CLIP-ings: January 17, 2020

Internet Governance

Online Retailers Face Antitrust Probe In India: In response to a complaint filed by a group that represents small- and medium-sized businesses, the Competition Commission of India will investigate whether Amazon and Walmart’s Flipkart promote “preferred sellers” over smaller sellers in violation of the country’s competition laws.

Privacy

Dating Data Shared: A recent report reveals that popular online dating services such as Grindr, OkCupid, and Tinder send data about users’ gender, ethnicity, location, and personal dating preferences to advertisers, marketing services, and location data brokers in ways that may run afoul of data privacy laws such as the EU’s General Data Protection Regulation and California’s newly effective California Consumer Privacy Act.

Third-Party Trackers Not Welcome On Chrome: Google has announced that as part of its Privacy Sandbox initiative to make web use more private and secure, the Chrome browser will stop supporting third-party tracking cookies by 2022; the policy change will affect how web tracking and advertising works on the platform.

Information Security and Cyberthreats

Burisma Becomes Victim Of Apparent Russian Hack: A Silicon Valley security firm discovered that the Ukrainian gas company, which is at the center of the Trump impeachment proceedings, was infiltrated in a hack that employed tactics similar to those used by Russian hackers from a military intelligence unit; while it is unclear how much data was obtained through the hack, it raises concerns that Russia may be prying for information that could be used to meddle in the 2020 election.

Intellectual Property

Chinese Court Affords Copyright Protection To AI-Generated Content: A court in Shenzhen ruled that an AI-generated financial report produced by tech giant Tencent was entitled to copyright protection after another online platform duplicated the report on its own website; the court found that the work had a “certain originality” and that it met the legal requirements to be considered a “written work” entitled to copyright protection.

Free Expression and Censorship

Digital Art Falls Victim To Instagram’s False Information Warning Feature: The feature, which notifies users that third-party fact checkers have determined that a post contains false information, has begun to flag postings of digitally manipulated art and has hid those postings from Instagram’s Explore and Hashtag pages.

Practice Note

GrayKey Enables iPhone Access By Law Enforcement: A newly discovered search warrant suggests that the FBI has access to a tool—GrayKey—that can retrieve data from iPhones, including the latest 11 Pro Max model, even when they are locked; the discovery raises questions about the FBI, President Trump, and Attorney General Barr’s motivations for pressuring Apple to assist in unlocking the devices owned by the Pensacola, Florida, naval base shooting suspect.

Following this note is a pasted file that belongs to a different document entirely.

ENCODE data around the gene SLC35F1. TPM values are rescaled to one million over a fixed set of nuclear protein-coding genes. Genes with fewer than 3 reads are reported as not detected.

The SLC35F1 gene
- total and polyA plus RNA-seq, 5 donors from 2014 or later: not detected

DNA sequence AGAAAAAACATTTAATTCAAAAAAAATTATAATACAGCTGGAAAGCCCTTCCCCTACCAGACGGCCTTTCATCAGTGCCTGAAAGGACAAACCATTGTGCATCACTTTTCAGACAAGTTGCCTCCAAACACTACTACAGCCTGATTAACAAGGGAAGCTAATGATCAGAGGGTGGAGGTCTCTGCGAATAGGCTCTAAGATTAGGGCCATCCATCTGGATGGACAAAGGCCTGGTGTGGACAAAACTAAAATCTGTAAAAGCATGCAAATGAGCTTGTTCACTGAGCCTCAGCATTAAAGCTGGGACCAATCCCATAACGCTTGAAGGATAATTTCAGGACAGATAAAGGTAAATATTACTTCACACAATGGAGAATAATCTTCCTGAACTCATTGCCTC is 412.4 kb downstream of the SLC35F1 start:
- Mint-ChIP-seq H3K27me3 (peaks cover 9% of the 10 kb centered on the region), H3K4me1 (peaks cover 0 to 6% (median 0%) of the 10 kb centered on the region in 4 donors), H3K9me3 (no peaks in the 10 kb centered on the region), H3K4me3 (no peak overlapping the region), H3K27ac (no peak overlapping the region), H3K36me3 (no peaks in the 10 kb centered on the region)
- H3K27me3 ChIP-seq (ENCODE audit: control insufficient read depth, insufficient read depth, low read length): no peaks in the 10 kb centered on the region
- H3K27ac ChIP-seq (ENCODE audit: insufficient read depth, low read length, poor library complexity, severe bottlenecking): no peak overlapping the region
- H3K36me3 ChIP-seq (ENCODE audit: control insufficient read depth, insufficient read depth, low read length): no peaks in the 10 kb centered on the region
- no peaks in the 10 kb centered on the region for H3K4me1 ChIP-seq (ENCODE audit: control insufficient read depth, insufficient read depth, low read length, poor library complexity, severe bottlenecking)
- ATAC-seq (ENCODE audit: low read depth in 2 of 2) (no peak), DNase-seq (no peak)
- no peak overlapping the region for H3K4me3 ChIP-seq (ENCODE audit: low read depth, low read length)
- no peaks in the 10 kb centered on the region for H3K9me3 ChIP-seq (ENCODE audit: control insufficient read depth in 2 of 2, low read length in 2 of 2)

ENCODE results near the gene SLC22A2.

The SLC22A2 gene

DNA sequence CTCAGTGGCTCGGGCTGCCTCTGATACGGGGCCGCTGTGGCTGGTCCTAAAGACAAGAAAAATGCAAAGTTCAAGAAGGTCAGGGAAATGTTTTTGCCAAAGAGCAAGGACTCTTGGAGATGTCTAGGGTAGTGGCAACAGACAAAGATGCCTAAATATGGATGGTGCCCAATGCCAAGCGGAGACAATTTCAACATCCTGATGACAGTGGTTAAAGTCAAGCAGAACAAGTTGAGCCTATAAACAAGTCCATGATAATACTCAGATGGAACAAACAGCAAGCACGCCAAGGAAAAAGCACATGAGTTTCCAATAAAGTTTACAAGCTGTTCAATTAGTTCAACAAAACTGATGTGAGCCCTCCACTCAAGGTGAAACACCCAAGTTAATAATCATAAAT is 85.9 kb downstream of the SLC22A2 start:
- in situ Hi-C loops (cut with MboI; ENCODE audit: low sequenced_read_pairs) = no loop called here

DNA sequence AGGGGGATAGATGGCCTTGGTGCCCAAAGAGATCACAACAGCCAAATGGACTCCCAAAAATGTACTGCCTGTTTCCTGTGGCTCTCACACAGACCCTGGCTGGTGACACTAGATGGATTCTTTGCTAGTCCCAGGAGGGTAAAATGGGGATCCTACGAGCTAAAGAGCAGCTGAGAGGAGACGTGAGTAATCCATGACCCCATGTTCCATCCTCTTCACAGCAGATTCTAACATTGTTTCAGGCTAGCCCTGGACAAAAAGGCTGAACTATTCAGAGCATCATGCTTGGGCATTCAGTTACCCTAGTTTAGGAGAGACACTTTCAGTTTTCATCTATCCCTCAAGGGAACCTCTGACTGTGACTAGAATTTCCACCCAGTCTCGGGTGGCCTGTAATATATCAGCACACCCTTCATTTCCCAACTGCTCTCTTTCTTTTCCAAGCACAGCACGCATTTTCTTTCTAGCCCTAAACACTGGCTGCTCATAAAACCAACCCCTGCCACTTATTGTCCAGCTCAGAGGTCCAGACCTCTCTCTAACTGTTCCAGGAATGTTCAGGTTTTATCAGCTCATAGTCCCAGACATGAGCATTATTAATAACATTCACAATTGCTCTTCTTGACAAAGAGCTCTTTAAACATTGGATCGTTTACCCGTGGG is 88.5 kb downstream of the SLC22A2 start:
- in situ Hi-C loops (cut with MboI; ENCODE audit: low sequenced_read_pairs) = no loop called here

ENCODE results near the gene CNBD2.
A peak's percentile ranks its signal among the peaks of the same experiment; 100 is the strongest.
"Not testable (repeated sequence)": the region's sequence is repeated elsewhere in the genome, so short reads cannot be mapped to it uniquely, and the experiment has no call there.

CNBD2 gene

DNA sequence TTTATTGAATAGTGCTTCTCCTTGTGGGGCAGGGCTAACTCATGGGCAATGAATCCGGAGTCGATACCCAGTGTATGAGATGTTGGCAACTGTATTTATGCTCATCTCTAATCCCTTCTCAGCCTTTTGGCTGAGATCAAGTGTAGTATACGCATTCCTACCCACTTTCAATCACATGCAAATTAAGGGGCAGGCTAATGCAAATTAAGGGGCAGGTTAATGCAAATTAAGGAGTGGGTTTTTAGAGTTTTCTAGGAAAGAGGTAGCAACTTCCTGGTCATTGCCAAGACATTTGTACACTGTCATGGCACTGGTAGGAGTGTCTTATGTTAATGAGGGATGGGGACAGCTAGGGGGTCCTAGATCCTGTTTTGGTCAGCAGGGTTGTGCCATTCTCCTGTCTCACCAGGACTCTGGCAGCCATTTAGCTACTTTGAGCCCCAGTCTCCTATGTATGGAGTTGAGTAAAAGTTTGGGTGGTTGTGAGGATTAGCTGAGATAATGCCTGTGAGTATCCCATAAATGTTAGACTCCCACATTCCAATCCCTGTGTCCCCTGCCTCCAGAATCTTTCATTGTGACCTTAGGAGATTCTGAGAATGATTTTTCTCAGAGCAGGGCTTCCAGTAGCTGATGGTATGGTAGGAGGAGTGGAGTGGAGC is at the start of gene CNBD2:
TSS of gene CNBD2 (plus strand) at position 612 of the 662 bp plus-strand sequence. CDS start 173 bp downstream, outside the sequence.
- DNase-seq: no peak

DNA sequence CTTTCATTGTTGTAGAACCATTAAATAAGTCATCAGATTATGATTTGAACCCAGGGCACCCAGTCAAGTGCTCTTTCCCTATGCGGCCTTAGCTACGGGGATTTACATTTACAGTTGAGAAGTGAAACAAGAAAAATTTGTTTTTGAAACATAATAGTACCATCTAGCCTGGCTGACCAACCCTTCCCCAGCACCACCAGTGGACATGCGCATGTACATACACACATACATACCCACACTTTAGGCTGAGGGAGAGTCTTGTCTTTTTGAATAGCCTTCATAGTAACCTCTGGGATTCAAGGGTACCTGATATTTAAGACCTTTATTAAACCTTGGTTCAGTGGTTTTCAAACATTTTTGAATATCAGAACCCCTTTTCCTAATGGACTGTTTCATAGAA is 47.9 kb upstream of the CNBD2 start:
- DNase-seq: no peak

On the Lighter Side

Spotify Curates Content For Canines: After surveying UK listeners and finding that nearly three-quarters of them play music for their pets, Spotify has created a playlist and a podcast for dogs to listen to when their owners aren’t home.

Joel R. Reidenberg
Stanley D. and Nikki Waxberg Chair and Professor of Law
Founding Academic Director, Fordham CLIP

Tom Norton
Executive Director, Fordham CLIP



CLIP-ings: January 10, 2020

Internet Governance

New Cambridge Analytica Documents Leaked: A former employee-turned-whistleblower has begun to leak a trove of over 100,000 documents showing that the now-defunct company was a “global operation that worked with governments, intelligence agencies, commercial companies and political campaigns to manipulate and influence people,” and that it had even worked for a Ukrainian political party in 2017 while under investigation by Special Counsel Robert Mueller.

Privacy

Ring Adds Privacy Dashboard: In response to recent criticism of its privacy and security practices, the home security system has added a privacy dashboard to its app that allows users to alter privacy and security settings, including by setting up two-factor authentication and managing law enforcement’s ability to request video clips.

YouTube Implements Children’s Privacy Changes: As part of a settlement with the FTC over alleged Children’s Online Privacy Protection Act violations, the streaming service has effected changes that include removing targeted advertising, push notifications, and other community-oriented features from videos designated by creators as “made for kids”; content creators complain that a lack of guidance makes it difficult to determine whether they may be in violation of the new policies.

Information Security and Cyberthreats

FBI Again Seeks Apple Help To Unlock Device: Armed with a court order permitting it to search iPhones allegedly belonging to the suspected gunman at a Florida naval base last month, the FBI has requested that Apple help it unlock the password-protected devices; the Bureau has sought similar help from Apple in the past, but ultimately found alternative ways into the devices in those cases.